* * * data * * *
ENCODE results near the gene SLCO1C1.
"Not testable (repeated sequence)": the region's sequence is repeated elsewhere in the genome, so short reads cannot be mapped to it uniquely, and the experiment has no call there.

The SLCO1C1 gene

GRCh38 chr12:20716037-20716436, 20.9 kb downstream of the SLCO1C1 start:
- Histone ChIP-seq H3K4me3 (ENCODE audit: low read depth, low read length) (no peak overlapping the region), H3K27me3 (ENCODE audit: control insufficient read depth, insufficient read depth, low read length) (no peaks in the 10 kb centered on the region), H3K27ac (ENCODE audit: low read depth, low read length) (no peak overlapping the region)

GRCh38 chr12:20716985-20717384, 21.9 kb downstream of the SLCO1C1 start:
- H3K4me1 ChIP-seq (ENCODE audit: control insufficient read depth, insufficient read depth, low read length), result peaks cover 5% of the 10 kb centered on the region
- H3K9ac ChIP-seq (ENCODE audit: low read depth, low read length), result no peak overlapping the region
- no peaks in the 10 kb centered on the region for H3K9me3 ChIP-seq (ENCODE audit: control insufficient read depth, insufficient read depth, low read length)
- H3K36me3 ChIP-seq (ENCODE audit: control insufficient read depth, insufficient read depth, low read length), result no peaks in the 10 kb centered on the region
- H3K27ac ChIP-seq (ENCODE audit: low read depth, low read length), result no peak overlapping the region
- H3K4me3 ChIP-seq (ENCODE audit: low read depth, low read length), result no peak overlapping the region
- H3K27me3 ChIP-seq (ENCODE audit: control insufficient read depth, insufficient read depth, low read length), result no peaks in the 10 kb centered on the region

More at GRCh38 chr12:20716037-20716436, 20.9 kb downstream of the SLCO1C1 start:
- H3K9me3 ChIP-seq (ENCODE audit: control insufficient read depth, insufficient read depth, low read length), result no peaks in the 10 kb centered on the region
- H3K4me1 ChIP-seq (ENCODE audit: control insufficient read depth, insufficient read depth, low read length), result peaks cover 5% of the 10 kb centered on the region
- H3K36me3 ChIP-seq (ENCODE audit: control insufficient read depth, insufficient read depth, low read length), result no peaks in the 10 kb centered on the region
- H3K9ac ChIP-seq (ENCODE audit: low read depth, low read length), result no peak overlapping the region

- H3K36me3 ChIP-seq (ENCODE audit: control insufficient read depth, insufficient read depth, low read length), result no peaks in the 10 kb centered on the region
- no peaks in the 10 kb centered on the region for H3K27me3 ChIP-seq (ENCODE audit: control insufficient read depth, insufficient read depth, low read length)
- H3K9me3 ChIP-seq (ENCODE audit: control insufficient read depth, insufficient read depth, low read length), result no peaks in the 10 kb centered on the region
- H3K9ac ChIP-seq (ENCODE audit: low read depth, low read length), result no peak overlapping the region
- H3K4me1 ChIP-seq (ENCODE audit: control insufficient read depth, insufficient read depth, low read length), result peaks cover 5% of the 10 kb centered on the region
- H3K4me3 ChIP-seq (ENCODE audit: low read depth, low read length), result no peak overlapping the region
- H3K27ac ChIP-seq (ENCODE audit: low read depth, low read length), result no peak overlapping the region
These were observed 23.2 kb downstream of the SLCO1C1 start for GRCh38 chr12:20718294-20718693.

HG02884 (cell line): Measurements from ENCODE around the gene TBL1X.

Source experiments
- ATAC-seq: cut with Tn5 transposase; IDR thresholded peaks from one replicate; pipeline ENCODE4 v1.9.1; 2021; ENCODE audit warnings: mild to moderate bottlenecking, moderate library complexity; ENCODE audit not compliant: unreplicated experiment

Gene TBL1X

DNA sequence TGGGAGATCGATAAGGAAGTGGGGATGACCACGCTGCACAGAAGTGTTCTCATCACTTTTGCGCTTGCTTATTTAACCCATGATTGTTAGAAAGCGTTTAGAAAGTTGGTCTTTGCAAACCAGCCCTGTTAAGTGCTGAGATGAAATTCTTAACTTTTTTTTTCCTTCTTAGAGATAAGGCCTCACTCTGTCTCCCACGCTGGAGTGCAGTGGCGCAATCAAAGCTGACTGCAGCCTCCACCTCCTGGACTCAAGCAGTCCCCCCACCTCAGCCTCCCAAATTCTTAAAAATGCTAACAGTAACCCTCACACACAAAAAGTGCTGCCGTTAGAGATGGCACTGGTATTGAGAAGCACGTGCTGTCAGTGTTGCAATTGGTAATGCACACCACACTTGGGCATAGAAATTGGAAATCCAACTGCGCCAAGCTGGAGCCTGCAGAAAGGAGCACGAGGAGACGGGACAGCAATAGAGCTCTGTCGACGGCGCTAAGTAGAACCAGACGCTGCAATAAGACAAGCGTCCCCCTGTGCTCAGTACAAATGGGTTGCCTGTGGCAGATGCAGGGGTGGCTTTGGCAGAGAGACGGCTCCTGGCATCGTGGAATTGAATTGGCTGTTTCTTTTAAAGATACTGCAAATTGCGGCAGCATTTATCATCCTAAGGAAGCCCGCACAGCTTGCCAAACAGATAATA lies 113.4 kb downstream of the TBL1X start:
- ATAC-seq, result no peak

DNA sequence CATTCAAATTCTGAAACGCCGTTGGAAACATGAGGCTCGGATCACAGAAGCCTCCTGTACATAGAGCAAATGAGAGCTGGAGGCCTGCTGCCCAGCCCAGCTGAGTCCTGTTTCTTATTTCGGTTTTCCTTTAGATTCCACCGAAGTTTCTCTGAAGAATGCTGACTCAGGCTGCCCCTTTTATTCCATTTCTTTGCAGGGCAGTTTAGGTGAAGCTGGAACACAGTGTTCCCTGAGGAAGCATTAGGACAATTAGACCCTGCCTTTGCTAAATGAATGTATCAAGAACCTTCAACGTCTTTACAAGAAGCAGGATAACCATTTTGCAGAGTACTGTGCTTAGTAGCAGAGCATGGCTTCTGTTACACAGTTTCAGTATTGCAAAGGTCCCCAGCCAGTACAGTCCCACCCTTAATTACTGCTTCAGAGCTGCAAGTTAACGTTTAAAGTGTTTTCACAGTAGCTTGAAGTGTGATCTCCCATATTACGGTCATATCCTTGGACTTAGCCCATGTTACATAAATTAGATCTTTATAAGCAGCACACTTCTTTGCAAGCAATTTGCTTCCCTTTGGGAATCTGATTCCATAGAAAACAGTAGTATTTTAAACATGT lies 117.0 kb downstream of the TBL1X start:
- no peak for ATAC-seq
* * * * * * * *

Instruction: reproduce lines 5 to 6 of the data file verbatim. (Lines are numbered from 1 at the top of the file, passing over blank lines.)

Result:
- Histone ChIP-seq H3K4me3 (ENCODE audit: low read depth, low read length) (no peak overlapping the region), H3K27me3 (ENCODE audit: control insufficient read depth, insufficient read depth, low read length) (no peaks in the 10 kb centered on the region), H3K27ac (ENCODE audit: low read depth, low read length) (no peak overlapping the region)

GRCh38 chr12:20716985-20717384, 21.9 kb downstream of the SLCO1C1 start: